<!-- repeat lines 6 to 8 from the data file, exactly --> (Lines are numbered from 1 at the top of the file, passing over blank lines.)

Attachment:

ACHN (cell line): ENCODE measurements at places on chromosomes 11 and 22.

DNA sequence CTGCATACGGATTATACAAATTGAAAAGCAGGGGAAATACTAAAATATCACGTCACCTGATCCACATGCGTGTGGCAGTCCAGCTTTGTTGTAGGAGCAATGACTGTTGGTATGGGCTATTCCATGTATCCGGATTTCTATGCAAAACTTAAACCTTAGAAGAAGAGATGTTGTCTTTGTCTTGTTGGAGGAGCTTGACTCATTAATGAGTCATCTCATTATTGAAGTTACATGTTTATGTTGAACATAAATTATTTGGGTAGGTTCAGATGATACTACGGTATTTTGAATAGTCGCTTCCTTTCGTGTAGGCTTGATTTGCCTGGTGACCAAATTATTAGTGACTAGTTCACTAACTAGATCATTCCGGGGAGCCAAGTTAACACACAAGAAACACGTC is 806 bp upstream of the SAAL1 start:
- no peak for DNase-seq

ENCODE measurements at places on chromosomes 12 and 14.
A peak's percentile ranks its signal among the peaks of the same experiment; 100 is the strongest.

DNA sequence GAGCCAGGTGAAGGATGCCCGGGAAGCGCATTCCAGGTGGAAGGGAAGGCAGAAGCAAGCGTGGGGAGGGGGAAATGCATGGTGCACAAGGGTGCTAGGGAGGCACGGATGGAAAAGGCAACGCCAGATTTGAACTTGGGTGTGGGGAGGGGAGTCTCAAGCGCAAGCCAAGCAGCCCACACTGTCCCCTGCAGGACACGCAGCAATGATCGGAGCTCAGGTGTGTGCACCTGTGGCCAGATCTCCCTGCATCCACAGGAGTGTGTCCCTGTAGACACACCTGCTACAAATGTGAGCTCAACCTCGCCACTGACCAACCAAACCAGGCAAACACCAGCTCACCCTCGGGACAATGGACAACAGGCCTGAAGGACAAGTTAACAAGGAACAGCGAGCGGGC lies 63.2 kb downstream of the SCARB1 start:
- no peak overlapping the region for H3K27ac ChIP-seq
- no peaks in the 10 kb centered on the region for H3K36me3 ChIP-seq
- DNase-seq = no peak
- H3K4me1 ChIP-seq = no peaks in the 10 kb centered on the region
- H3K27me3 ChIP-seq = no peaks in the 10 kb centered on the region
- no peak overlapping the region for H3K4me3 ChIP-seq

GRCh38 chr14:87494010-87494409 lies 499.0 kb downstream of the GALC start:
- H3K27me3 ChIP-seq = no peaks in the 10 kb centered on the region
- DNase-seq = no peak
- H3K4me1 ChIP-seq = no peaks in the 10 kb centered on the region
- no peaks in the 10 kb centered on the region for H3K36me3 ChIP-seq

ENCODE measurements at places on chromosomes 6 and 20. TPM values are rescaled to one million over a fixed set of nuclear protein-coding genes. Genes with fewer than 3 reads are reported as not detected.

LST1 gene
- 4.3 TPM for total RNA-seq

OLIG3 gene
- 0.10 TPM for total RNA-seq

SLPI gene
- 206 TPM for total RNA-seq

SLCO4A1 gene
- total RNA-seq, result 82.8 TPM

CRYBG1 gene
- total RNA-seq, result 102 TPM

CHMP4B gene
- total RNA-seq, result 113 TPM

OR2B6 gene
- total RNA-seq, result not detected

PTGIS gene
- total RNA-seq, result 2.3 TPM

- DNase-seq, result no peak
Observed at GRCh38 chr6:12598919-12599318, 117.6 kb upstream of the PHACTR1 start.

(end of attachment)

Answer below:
DNA sequence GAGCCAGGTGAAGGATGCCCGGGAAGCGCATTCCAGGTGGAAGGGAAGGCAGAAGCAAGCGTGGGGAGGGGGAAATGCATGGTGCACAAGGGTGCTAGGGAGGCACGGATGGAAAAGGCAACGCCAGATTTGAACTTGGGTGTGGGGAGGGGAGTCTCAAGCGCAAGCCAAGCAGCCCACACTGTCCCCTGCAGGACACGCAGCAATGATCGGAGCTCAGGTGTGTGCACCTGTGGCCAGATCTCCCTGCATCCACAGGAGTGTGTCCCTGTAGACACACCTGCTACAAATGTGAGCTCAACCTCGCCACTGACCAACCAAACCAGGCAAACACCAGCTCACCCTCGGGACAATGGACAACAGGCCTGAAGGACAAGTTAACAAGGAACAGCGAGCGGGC lies 63.2 kb downstream of the SCARB1 start:
- no peak overlapping the region for H3K27ac ChIP-seq
- no peaks in the 10 kb centered on the region for H3K36me3 ChIP-seq